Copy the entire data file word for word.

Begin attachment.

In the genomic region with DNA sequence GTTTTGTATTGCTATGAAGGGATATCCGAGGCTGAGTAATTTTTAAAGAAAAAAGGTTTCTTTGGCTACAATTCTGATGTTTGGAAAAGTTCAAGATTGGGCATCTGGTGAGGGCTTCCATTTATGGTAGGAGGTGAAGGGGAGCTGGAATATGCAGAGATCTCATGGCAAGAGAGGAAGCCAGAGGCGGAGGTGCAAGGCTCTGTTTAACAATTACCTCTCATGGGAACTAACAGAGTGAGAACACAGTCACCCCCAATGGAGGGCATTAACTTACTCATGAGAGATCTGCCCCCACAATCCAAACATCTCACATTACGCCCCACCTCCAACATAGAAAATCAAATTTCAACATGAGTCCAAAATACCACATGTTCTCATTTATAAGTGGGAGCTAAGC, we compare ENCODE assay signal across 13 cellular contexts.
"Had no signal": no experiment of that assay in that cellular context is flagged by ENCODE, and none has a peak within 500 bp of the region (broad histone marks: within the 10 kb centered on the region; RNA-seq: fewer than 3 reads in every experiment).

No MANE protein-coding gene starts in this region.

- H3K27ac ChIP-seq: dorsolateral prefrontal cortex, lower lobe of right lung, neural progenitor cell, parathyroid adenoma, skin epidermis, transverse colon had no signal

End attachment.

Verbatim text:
In the genomic region with DNA sequence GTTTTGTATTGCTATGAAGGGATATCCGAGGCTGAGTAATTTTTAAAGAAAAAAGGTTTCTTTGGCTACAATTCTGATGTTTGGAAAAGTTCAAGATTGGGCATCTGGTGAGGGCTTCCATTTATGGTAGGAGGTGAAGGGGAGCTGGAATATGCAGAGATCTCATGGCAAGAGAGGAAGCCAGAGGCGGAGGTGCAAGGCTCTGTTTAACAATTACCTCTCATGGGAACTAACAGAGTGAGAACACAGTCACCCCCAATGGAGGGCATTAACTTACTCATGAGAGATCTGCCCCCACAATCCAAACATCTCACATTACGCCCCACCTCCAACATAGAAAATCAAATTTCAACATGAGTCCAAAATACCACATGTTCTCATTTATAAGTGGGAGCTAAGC, we compare ENCODE assay signal across 13 cellular contexts.
"Had no signal": no experiment of that assay in that cellular context is flagged by ENCODE, and none has a peak within 500 bp of the region (broad histone marks: within the 10 kb centered on the region; RNA-seq: fewer than 3 reads in every experiment).

No MANE protein-coding gene starts in this region.

- H3K27ac ChIP-seq: dorsolateral prefrontal cortex, lower lobe of right lung, neural progenitor cell, parathyroid adenoma, skin epidermis, transverse colon had no signal